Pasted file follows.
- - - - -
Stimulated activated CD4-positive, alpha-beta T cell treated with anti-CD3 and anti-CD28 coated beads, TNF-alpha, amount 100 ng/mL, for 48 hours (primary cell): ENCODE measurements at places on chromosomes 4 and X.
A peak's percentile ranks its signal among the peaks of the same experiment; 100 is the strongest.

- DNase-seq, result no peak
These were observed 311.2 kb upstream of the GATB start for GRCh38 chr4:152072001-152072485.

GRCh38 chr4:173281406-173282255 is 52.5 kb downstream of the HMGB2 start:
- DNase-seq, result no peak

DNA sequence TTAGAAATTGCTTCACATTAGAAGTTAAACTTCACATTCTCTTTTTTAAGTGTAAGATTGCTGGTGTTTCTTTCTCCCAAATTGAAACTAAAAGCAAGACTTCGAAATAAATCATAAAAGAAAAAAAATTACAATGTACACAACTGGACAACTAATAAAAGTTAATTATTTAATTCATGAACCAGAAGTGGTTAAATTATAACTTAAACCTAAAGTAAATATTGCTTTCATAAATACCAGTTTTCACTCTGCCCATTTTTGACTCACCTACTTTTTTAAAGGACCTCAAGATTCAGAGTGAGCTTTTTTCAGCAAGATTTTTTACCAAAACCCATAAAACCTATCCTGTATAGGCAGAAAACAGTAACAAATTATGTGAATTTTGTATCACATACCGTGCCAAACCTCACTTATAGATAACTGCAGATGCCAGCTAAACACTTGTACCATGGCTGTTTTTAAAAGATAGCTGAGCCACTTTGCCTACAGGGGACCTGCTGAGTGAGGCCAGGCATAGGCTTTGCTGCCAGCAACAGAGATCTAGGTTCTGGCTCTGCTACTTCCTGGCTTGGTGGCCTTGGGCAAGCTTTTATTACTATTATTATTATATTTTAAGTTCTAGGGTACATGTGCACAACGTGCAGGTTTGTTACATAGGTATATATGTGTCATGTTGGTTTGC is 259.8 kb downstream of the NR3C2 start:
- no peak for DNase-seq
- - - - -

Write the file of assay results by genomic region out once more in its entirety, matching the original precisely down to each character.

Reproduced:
Stimulated activated CD4-positive, alpha-beta T cell treated with anti-CD3 and anti-CD28 coated beads, TNF-alpha, amount 100 ng/mL, for 48 hours (primary cell): ENCODE measurements at places on chromosomes 4 and X.
A peak's percentile ranks its signal among the peaks of the same experiment; 100 is the strongest.

- DNase-seq, result no peak
These were observed 311.2 kb upstream of the GATB start for GRCh38 chr4:152072001-152072485.

GRCh38 chr4:173281406-173282255 is 52.5 kb downstream of the HMGB2 start:
- DNase-seq, result no peak

DNA sequence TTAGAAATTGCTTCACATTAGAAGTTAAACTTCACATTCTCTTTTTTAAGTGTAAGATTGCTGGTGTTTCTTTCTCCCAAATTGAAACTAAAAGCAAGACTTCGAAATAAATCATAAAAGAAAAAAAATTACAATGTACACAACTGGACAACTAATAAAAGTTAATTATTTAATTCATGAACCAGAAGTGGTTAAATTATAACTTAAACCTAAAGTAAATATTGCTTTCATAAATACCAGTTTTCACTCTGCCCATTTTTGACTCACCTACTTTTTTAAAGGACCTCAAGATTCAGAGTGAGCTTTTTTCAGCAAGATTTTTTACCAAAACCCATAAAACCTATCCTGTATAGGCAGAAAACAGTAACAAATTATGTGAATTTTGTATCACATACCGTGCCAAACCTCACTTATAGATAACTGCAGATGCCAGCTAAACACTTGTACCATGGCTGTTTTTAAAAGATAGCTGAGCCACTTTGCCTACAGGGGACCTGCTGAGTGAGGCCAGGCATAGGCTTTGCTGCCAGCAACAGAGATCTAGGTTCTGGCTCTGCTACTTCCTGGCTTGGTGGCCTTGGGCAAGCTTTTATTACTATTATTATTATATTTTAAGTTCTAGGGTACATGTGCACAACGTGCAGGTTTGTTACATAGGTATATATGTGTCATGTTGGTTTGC is 259.8 kb downstream of the NR3C2 start:
- no peak for DNase-seq